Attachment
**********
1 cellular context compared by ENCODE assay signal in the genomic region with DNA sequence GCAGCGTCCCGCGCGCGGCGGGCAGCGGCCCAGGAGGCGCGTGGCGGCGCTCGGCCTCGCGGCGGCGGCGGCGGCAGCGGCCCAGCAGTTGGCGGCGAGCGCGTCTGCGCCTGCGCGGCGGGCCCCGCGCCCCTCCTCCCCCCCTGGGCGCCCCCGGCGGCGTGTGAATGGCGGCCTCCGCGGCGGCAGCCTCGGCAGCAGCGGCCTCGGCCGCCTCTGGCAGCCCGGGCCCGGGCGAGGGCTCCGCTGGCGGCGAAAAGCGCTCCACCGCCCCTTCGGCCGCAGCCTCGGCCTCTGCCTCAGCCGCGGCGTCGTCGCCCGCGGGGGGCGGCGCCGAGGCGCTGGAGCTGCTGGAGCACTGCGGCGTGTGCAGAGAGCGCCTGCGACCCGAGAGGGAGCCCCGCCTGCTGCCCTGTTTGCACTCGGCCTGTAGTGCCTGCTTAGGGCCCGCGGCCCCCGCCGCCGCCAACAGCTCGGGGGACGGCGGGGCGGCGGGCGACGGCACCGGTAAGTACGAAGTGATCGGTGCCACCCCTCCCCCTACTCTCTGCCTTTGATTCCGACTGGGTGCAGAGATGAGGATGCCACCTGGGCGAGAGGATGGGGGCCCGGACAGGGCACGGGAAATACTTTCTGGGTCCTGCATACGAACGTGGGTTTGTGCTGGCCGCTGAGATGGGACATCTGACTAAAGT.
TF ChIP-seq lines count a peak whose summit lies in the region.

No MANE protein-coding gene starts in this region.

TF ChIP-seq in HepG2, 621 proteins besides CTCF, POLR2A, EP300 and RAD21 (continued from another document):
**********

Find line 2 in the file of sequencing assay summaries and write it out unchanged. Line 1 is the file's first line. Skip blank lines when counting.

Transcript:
TF ChIP-seq lines count a peak whose summit lies in the region.